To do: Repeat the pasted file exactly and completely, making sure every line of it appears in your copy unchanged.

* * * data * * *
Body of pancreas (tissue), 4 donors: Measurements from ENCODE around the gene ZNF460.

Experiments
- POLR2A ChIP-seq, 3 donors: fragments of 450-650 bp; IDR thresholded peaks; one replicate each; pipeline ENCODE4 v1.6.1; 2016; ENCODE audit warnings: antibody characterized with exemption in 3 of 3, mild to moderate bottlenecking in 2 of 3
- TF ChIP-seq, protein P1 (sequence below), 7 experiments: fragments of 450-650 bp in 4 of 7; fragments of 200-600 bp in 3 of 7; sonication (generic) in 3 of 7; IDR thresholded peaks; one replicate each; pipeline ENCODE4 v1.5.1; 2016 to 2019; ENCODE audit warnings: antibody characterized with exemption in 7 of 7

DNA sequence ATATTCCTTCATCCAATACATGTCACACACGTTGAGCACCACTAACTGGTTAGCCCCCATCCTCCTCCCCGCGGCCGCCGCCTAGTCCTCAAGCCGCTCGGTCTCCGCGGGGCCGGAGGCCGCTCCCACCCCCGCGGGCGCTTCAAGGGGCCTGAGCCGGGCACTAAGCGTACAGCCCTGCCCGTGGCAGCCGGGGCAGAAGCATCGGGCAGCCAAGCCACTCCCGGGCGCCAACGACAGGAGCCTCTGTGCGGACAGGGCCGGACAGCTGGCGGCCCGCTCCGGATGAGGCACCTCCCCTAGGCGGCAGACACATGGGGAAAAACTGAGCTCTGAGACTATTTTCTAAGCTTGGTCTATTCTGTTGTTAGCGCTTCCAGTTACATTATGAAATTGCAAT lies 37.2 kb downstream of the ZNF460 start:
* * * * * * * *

Body of pancreas (tissue), 4 donors: Measurements from ENCODE around the gene ZNF460.

Experiments
- POLR2A ChIP-seq, 3 donors: fragments of 450-650 bp; IDR thresholded peaks; one replicate each; pipeline ENCODE4 v1.6.1; 2016; ENCODE audit warnings: antibody characterized with exemption in 3 of 3, mild to moderate bottlenecking in 2 of 3
- TF ChIP-seq, protein P1 (sequence below), 7 experiments: fragments of 450-650 bp in 4 of 7; fragments of 200-600 bp in 3 of 7; sonication (generic) in 3 of 7; IDR thresholded peaks; one replicate each; pipeline ENCODE4 v1.5.1; 2016 to 2019; ENCODE audit warnings: antibody characterized with exemption in 7 of 7

DNA sequence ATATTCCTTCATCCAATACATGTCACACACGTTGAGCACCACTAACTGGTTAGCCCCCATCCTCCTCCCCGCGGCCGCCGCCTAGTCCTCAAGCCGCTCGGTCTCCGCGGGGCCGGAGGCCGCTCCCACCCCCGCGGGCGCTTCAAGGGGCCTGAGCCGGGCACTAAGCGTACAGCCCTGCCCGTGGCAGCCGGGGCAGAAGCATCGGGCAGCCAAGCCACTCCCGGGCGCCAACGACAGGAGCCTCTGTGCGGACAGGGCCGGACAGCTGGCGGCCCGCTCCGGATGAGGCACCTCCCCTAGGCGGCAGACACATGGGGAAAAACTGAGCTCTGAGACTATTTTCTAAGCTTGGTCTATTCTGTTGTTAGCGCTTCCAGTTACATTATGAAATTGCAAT lies 37.2 kb downstream of the ZNF460 start: